I am a tiny bit in love with these totes - they turned out so well. They're perfect for giving gifts in, they make a great alternative Christmas stocking, or you can keep one for yourself to festive-up your present shopping. I'm a huge Alphabet Bag fan and I'd always wondered if I could make something similar myself. And it seems I can! Hurrah. And now so can you! Double Hurrah!
I'm just learning how to use Photoshop and InDesign so designing the stencils was the trickiest part for me. However it did let me indulge my HUGE font obsession (see my logos and fonts Pinterest board for proof). All the fonts I used were free Google Fonts - so if you're au fait with some kind of design software you can design your own. If you're not, I've saved my designs as PDFs so you can download them, print them and use them to make your own bags. Go. Make. Send me pictures. Please.
To make these bags you will need:
Your stencil design (All I want, Joy, Jingle, Merry & bright. The snowflake I didn't design - I do not have those skills - but you can find it on this blog) A cutting board A craft knife Ruler (optional) Freezer paper Washi tape or painters tape Tote bag(s) - I got mine here Fabric paint Stencil brush (or round ended paint brush with fairly stiff bristles) An iron
Now this project nearly failed at the first hurdle because I tried to trace my stencil through the freezer paper. It was a disaster. I almost wept. But then I Googled "making stencils with freezer paper" and discovered that I should have put my stencil on top of my freezer paper. So tape a piece of freezer paper (big enough to fit your stencil on), shiny side down, to your board with your washi tape. Then tape your stencil on top.
I found cutting free-hand a whole lot easier than using a ruler for the straight edges. I won't lie, it's a bit of a fiddle - but it's actually quite satisfying. You don't have to be totally precise as long as you stick to the basic shape of your design. Some of the stencils are fiddlier than other - the All I want for Christmas one is the worst and the snowflake is probably easiest. For letters like b, a, o, cut out the centre "circle bit" first (that's a technical name that is), otherwise the whole letter moves and it's much harder to cut.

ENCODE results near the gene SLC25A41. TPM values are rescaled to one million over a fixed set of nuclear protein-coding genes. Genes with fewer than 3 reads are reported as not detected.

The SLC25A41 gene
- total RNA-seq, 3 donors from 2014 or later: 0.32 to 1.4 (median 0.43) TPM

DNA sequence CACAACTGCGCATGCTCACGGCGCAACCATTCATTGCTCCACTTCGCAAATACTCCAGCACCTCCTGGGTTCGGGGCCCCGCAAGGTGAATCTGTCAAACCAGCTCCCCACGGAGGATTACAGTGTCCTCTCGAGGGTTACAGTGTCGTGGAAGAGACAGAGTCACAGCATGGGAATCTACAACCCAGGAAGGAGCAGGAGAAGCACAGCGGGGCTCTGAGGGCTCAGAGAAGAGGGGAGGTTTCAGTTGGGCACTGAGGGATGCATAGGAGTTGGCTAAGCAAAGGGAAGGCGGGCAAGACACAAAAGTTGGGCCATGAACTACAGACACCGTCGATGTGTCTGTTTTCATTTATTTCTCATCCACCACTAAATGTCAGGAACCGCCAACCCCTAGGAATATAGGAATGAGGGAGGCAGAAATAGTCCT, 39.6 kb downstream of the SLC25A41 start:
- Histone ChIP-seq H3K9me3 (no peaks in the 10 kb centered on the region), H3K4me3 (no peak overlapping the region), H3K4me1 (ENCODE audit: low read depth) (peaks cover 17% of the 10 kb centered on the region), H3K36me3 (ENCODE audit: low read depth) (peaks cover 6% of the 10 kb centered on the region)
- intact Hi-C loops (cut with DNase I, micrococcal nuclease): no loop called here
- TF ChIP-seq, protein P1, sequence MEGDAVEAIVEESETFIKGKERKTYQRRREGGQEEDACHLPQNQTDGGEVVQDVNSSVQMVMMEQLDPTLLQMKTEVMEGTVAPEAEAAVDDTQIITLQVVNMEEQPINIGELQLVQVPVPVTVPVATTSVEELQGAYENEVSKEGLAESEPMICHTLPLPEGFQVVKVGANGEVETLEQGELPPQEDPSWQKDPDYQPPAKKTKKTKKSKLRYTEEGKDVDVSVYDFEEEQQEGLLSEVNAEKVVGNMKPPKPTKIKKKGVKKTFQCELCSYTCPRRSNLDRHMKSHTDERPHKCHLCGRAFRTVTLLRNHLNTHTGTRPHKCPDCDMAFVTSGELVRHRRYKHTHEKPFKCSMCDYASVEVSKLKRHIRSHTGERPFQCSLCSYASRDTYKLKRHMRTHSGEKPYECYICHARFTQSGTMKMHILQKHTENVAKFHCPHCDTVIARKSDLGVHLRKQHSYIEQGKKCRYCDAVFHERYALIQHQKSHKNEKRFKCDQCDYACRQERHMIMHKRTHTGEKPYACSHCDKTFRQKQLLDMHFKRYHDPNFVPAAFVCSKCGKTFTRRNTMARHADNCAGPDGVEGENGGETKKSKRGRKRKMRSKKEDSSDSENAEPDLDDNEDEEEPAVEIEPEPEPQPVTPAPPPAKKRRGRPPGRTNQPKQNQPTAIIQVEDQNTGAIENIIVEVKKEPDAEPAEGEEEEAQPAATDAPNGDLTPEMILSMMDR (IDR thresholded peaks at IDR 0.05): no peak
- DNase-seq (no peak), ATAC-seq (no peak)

Gently lift the cut outs from the stencil - some of them my stick a little so just carefully run your knife along the edge to release the letter. Remember to keep the "circle bits" of the relevant letters - you'll need these to make the stencil complete.
Iron your tote bag and then carefully iron on your stencil. Place the freezer paper shiny side down onto the fabric and use a dry iron (switch the steam off) to press the paper onto the fabric. The waxed back melts slightly and sticks to the fabric. Once you've given it a general press, go around the edges of all the letters to make sure they're totally stuck down. Then put in your "circle bits". And iron those down. Then iron it again, and then again. It needs to be completely stuck down so your fabric paint doesn't bleed.
Put a piece of cardboard into your bag behind the stencil to stop the paint seeping through. Then dip your brush into your fabric paint and tamp off the excess into the lid. Dab the paint onto the fabric with the brush making sure it doesn't go on too thick. When you've filled in your stencil leave it to dry. Don't peel your stencil off too soon. It's painful waiting for it to dry, but don't, it'll ruin it. Even if you want to see if it's worked, even if it's just a tiny corner bit - don't!
When your paint is dry carefully peel back the freezer paper - it comes off very easily - it's like magic - I was so excited on my first one. And I will admit to jumping around the kitchen when it worked. As you can see below the "circle bits" get left behind, you can use the tip of your craft knife to flick up an edge so you can peel it back.
You can fix the paint by putting a clean cloth over the design and ironing it for a minute or so with a hot, steam-free iron. The bags can then be washed with the paint running - but I haven't tried it so maybe test it on something less precious first.
To make the snowflake on the red background just keep your cut out snowflake and iron it on to the centre of your bag. Cut strips of freezer paper to make the square/rectangle around the outside. Then simply fill in the white bits. You could do this with the word too but I deemed that to be far too complicated.
If you make any of my craft project or recipes I'd love to see pictures. Just follow me on Instagram and tag your pics #reallyprettyuseful.
Note: I'm linking this post up to the I Heart Naptime Link Party Palooza - a great place to find some brilliant crafts and recipes every weekend. Click the link and join in.